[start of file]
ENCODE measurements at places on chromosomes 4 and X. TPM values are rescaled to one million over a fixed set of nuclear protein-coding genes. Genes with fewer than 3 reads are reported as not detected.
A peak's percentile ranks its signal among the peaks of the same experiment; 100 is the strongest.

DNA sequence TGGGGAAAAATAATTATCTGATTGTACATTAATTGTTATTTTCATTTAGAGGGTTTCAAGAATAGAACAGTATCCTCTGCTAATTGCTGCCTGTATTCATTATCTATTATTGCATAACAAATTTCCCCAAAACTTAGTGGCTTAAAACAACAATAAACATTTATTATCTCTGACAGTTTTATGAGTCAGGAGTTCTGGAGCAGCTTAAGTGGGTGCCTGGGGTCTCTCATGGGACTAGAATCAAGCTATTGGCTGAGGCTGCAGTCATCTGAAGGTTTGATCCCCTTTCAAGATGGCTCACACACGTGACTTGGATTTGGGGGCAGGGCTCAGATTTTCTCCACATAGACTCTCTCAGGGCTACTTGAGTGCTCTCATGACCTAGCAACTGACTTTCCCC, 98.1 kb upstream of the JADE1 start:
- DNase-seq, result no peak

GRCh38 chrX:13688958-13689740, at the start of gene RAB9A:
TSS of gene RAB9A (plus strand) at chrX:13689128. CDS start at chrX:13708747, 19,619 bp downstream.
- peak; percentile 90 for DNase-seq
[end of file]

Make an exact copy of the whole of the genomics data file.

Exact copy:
ENCODE measurements at places on chromosomes 4 and X. TPM values are rescaled to one million over a fixed set of nuclear protein-coding genes. Genes with fewer than 3 reads are reported as not detected.
A peak's percentile ranks its signal among the peaks of the same experiment; 100 is the strongest.

DNA sequence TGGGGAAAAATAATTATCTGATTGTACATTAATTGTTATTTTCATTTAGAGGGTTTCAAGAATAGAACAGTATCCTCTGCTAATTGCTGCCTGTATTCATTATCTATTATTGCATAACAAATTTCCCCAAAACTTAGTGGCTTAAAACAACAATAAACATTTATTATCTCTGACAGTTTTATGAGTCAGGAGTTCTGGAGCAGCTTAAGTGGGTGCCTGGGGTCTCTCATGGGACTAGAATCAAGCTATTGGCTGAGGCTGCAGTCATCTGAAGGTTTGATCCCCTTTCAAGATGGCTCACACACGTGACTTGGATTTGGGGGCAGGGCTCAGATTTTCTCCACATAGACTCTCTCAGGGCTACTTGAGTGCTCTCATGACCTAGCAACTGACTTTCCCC, 98.1 kb upstream of the JADE1 start:
- DNase-seq, result no peak

GRCh38 chrX:13688958-13689740, at the start of gene RAB9A:
TSS of gene RAB9A (plus strand) at chrX:13689128. CDS start at chrX:13708747, 19,619 bp downstream.
- peak; percentile 90 for DNase-seq